# Why isn't DIV necessarily in P? [duplicate]

In my formal languages class, we discussed DIV, defined as following:

$$\mathrm{DIV} = \{\langle a,b\rangle : \text{a, b \in N and a has a divisor d for some 1 < d \leq b }\}$$

($$\langle\cdot\rangle$$ means encoded, let's say as binary)

We were told that it isn't known whether DIV is in P and were tasked to prove it was in NP. I naively and mistakenly assumed that DIV was in P because of the following algorithm:

   On input <a,b>
For all 1<d<=b
check if d divides a.
If so, accept.
reject.


I thought that this algorithm would run in polynomial time because we do $$b$$ many divisions at worst. Division is polynomial time, therefore, $$b$$ many divisions is also polynomial time. (also note, $$b < a$$, or DIV is trivially true, where $$d = a$$).

However, i was told that this algorithm is not polynomial time with respect to the input. I don't really understand this part. Something along the lines of since $$a$$ and $$b$$ are encoded in binary, the input is of order $$O(\log n)$$. And that means our b many divisions is actually $$O(b) \cdot O(\text{divisions})$$, and that $$O(b)$$ is $$O(2^{\log b})$$. However, isn't $$2^{\text{log base 2 of b}}$$ the same as $$b$$? How is that not polynomial time?

## 1 Answer

When we say that an algorithm runs in polynomial time, we mean polynomial in the length of the input to the algorithm, i.e., the number of bits needed to represent the input. Suppose both $$a$$ and $$b$$ are at most $$n$$; then the pair $$\langle a,b\rangle$$ takes $$\lg n$$ bits to represent. So, an algorithm whose running time is $$O(n)$$ takes exponential time (exponential in $$\lg n$$). In particular, your algorithm is an exponential time algorithm.

The problem DIV is basically equivalent to the integer factoring problem. It is an open question whether there exists any polynomial-time algorithm for it, but many believe that there probably is no polynomial time algorithm for it.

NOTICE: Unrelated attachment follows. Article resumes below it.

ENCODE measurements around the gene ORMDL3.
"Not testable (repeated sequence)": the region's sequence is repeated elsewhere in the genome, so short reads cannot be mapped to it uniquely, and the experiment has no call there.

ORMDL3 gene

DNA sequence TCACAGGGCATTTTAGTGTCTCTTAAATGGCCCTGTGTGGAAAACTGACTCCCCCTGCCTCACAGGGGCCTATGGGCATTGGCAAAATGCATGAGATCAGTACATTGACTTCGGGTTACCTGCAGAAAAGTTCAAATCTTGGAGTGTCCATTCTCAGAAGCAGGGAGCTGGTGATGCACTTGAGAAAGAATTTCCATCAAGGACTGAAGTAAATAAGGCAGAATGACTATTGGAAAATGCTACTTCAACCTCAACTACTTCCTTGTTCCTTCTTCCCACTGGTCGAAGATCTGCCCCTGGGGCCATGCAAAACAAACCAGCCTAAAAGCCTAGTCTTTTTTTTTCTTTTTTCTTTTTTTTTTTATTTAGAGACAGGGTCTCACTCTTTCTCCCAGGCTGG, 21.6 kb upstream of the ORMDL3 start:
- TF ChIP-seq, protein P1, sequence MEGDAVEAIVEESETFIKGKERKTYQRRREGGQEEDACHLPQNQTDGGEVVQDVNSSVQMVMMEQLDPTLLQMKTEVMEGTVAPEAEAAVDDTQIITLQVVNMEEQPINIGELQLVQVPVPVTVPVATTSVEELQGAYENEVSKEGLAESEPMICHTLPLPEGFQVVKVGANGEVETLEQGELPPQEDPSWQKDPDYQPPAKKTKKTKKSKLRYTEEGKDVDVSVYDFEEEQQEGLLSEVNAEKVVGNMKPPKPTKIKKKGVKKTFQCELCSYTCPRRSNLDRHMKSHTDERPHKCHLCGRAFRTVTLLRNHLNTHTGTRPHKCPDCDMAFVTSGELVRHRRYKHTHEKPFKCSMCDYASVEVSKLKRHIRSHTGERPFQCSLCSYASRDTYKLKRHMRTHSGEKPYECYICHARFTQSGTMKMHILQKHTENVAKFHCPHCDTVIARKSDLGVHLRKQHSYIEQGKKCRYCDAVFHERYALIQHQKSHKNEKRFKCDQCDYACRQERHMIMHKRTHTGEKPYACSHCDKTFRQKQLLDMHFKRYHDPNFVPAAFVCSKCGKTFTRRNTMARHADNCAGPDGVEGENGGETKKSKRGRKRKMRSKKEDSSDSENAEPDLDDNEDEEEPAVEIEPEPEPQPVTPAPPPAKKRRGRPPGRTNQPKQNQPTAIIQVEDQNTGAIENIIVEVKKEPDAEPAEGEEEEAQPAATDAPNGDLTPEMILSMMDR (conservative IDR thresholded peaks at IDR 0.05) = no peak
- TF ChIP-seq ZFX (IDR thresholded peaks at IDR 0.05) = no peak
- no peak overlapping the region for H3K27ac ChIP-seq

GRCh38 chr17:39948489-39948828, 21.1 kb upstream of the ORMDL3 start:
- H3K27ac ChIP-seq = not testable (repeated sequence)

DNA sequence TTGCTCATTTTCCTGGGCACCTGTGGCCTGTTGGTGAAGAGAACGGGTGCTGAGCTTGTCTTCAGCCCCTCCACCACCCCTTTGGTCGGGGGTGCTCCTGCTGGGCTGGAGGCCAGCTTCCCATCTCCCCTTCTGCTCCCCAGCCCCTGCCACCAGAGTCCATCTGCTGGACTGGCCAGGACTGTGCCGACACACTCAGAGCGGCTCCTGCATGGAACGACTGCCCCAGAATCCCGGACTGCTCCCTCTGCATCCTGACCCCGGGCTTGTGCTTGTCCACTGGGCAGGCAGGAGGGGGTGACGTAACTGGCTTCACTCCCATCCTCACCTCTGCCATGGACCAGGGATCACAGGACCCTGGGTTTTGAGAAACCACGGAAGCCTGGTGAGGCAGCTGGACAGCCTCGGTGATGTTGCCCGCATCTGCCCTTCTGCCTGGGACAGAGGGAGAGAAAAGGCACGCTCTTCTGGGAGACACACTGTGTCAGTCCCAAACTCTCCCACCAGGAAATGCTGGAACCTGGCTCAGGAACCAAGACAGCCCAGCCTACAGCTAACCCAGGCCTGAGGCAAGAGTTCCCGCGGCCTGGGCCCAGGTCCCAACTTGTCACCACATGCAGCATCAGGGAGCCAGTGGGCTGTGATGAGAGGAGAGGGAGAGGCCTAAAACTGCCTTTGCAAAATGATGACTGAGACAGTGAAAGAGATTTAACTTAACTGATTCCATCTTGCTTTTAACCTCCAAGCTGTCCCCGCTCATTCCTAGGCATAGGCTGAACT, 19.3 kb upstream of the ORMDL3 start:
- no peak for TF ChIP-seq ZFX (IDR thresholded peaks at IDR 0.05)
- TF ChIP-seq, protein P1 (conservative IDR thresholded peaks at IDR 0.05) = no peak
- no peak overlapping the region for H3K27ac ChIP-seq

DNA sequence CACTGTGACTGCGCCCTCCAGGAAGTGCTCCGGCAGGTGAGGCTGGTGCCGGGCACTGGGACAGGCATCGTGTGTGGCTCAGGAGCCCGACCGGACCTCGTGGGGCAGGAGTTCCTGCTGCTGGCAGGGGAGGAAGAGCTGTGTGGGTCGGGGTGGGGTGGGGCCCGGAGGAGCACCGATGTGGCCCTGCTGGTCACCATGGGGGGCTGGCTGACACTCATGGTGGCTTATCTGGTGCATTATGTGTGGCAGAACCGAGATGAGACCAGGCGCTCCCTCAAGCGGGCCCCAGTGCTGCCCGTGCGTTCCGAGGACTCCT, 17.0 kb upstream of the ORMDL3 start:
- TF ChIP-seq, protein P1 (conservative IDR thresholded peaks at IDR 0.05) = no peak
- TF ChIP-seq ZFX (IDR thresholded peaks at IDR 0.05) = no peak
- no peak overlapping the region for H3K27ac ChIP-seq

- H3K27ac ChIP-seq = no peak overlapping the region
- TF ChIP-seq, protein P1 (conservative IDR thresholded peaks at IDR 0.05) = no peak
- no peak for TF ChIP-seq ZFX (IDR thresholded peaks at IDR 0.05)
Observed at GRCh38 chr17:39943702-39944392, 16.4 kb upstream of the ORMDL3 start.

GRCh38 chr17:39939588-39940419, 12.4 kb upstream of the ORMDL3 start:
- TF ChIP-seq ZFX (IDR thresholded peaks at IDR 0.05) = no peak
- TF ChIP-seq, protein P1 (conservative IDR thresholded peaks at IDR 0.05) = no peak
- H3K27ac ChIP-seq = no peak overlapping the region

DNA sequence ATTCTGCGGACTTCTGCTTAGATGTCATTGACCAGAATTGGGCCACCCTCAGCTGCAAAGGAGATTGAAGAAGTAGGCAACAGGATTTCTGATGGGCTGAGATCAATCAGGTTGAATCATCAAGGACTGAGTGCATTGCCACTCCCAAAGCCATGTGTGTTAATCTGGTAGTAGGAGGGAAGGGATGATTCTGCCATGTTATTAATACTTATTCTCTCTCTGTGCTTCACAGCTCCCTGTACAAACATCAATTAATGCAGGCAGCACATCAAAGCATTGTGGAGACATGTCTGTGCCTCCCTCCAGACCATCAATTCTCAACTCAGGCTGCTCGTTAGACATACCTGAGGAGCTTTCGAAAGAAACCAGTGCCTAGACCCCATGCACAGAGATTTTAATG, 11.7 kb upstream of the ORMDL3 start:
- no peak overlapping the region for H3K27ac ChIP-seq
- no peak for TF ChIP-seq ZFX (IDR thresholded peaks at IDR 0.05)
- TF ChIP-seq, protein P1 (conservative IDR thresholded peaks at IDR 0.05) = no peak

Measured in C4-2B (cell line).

• What exactly does it mean to be polynomial in the length of the input? Are you saying that because the input n is log(a) + log(b) that our algorithm is exponentially larger because for every n we input, we do 2^n divisions? For example, if i input <1,000,001, 1,000,000>, n would be 20 + 20, and we end up doing 2^20 steps in the worst case scenario? – John_Titor Apr 26 '19 at 0:43
• As a followup that is slightly unrelated, how can i prove DIV is in co-NP? If I use the following algorithm to prove DIV in NP: Given our input <a,b> Non-deterministically choose d, where 1<d<=b Check if d divides a. If not, reject Else, accept.  I seem to cycle back to having to check every possible input, which would become exponential like above. – John_Titor Apr 26 '19 at 1:47
• @John_Titor, we'd prefer that you use the 'Ask Question' button to ask follow-up questions. I suggest checking the definition of Co-NP before you ask. – D.W. Apr 26 '19 at 5:13
• @John_Titor, sorry that it wasn't helpful! For what it's worth, I wasn't trying to be condescending; I had a limited amount of time to help, and I can't tell how much you already do and don't know, so I tried to do what I could within the time available to me. Sorry for leaving the impression that I was talking down to you. – D.W. Apr 27 '19 at 16:44